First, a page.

As shown above, the graph shows the amount of comments per category. Most of the comments were clean (positive) and the least were comments in the threat category. In the middle would be the comments that would be distinguished as toxic, showing that media hate is still a perverse topic. Keep in mind that this visualization shows how each comment would be classified as, NOT the type.
This graph compares the prevalence of different forms of hate speech. Same with the previous graph, this graph has more clean comments, yet there is still a significant amount of both obscene and insulting comments. Remarks categorized as threats or identity hate are significantly more common in our dataset than threats and identity hate comments. This is not a classification, rather this visual shows what level of toxicity each comment is remarked as.
Many of the comments in the dataset fit into multiple categories. For example, a certain comment might be both obscene and an insult. This bar graph depicts how often comments have 1, 2, 3, 4, 5, or all 6 categories.
This graph demonstrates that the majority of the comments in our dataset were clean, with just a small fraction containing some toxicity.
BERT is a Transformer model that solely utilizes encoders. These encoders can be combined with outside word embeddings or be used to extract word embeddings based on the data, as we chose to do.
The inputted text is passed through these encoders, which, as described above under Transformer, make sense of the sentence using word relationships and, in our case, extract word meanings.
BERT's output captures individual word meanings and overall sentence understanding in a computer-readable way. This can be passed on to a classifier, which, in our case, labels the input based on its level of toxicity.
We used a simple linear classifier followed by the sigmoid function in order to get our final output: whether the inputted comment is toxic, severely toxic, obscene, a threat, an insult, identity hate, some combination thereof, or none of the above.
An example of a multi-class linear classifier
The linear classifier uses past data to predict which category future data will fall into. The input (a collection of features extracted by BERT) is weighted based on which of those features are most important to figuring out the class, and then passed on to the sigmoid function, which provides a probability for each category, indicating how likely the input is toxic, a threat, etc.
We were drawn to the idea of toxic comment identification because of its uniquely modern applications. Today's lifestyles have become considerably more digitally focused, with online interactions being nearly as common as in-person encounters. The coronavirus pandemic has only exacerbated this trend, causing daily tasks to be done more than ever before over the Internet. Although we all know that the online world can be a wonderful place for connecting and learning, we also know that it can be an outlet for obscenity, hate speech, and general toxicity. We hope our program can be used to mitigate this phenomenon and help steer online conversations towards creating a more positive and productive environment.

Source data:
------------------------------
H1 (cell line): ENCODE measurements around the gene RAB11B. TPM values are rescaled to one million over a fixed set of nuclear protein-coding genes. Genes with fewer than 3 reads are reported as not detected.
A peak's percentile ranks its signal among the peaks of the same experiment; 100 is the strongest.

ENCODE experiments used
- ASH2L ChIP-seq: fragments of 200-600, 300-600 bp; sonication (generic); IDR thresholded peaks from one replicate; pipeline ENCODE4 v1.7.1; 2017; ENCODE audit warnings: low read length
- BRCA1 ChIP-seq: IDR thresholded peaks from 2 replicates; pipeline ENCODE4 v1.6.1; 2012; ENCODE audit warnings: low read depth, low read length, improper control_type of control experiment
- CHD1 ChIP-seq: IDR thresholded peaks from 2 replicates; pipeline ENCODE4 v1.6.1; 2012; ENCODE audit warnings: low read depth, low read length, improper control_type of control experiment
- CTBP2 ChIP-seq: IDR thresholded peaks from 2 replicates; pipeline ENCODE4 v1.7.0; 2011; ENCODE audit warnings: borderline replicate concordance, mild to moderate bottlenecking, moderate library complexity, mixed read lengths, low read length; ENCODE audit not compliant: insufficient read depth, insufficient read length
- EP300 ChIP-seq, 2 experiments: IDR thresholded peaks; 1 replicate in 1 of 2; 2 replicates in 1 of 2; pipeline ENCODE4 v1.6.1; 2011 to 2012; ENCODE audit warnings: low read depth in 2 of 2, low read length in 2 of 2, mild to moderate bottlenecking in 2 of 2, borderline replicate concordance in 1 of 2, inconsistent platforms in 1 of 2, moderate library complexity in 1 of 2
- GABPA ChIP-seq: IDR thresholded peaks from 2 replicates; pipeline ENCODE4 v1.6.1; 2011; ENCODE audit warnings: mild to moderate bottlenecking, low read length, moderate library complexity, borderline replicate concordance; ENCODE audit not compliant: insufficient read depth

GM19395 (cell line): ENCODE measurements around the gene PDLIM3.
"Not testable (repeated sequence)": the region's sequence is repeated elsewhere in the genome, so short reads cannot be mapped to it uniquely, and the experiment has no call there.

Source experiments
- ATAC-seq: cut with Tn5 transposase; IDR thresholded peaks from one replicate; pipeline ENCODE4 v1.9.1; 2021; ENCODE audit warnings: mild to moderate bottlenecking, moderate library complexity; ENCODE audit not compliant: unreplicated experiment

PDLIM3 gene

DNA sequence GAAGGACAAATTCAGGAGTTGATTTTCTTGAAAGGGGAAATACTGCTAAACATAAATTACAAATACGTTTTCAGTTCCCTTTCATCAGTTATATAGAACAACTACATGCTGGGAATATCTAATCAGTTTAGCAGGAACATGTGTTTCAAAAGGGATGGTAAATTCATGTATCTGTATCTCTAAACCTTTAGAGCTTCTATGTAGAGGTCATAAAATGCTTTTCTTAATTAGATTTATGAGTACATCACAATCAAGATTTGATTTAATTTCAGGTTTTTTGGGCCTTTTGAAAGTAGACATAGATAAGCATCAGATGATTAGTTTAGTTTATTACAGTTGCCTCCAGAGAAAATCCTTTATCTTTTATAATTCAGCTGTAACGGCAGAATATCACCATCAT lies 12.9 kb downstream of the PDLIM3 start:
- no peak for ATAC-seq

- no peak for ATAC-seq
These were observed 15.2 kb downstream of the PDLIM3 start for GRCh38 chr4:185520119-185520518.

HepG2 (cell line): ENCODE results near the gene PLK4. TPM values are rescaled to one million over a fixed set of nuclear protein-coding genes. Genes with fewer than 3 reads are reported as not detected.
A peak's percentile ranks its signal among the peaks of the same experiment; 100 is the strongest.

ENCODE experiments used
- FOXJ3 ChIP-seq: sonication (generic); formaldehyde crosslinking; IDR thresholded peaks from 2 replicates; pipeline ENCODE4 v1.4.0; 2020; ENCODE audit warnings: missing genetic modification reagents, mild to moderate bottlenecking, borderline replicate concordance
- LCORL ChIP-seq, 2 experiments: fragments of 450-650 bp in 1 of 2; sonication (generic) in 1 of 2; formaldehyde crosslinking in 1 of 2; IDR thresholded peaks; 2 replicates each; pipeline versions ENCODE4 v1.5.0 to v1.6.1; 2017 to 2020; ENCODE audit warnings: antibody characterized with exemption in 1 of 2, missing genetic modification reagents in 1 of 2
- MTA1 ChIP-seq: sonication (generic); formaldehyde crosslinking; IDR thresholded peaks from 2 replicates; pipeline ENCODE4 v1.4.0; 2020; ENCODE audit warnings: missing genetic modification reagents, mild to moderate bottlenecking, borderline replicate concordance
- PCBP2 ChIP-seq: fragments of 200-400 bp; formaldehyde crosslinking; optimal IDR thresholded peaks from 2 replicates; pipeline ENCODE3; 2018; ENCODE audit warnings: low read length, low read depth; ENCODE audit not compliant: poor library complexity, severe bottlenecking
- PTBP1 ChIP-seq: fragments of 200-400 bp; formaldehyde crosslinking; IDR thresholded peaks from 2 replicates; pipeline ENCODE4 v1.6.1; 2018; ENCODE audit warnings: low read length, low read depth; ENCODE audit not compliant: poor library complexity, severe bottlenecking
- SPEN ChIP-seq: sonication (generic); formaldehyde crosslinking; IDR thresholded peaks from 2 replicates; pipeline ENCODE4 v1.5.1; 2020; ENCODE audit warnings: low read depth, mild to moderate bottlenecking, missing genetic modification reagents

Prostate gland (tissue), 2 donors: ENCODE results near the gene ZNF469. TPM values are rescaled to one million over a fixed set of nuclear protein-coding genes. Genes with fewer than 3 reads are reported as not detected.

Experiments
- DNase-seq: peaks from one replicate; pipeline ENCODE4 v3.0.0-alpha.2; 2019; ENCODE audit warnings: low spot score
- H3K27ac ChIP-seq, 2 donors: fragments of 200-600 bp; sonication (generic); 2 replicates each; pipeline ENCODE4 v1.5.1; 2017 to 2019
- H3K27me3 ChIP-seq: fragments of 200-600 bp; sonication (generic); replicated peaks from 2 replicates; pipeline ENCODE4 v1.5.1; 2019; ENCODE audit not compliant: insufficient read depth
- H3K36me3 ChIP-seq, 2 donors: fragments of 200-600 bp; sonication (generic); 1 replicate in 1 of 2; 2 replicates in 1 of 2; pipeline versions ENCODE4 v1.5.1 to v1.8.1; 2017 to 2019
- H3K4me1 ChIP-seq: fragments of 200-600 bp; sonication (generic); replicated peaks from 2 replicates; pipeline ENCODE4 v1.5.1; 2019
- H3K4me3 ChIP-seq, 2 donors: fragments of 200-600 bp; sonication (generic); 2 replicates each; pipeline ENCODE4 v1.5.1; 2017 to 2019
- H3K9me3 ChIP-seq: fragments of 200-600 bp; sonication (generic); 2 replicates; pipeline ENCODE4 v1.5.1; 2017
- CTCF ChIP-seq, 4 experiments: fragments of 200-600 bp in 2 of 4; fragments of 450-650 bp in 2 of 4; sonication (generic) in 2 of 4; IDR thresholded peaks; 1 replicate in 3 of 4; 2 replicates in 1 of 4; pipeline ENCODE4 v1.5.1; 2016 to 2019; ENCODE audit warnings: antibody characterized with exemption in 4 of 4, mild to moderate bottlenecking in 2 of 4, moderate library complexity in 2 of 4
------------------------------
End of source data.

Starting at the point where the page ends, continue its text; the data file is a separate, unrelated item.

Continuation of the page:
Bella is a rising sophomore at Alameda High School. In her free time, she enjoys reading, cooking, and playing the flute. Prior to this camp she only had limited programming knowledge but greatly enjoyed participating on her middle school’s robotics team. In the future, she hopes to continue expanding her AI and programming knowledge, as well as exploring how both could intersect with all of her other interests to have a positive impact on the world.
Elisa is a rising junior at Mission San Jose High School. She enjoys doing all different forms of art as she herself attends a weekly art academy. Along with art, she loves to bake for family & friends, listen to music, watch horror movies, and play tennis for recreational purposes. Her main purpose for joining AI Camp was to gain a some exposure to different branches of programming, since our future depends on it, but in actuality, she aspires to major in Psychology in hopes of going into a medical field related career.
Kimberly is a rising Freshman at Westridge School. She is a co-founder of a non-profit organization called Madhatter Knits, in which during her free time she loves knitting beanies for premature babies in the NICU. In addition, Kimberly loves tennis, playing her zither, and making ceramic pieces! Her goal is to continue to acquire more knowledge on AI to make a global impact!
Rachel is a rising sophomore. Outside of academics, she often swims, enjoys gaming and reading novels. Rachel joined AI Camp to gain exposure to and learn more about AI with a few years of prior coding experience. Looking forward, she also hopes to study CS or other computer-related engineering in the future.
Shreeya is a rising junior at American High School. In her free time, she enjoys reading, watching TV, and playing board games with her friends and family. She is dedicated to helping everyone receive a high quality education and is the founder of an organization called Empowering Kidzz, where kids can attend free classes led by high schoolers. She is also a part of other clubs and organizations like GenUp, FAYE, Interact, and L- Connection and aims to make the world a better place. Shreeya joined AI Camp with the hopes to gain more exposure in this field and she hopes to one day be able to use these skills to help her community.
Justin is an undergraduate at UCLA and served as the group's product manager and instructor. Justin is passionate about education and holds a dedicated interest in fair machine learning.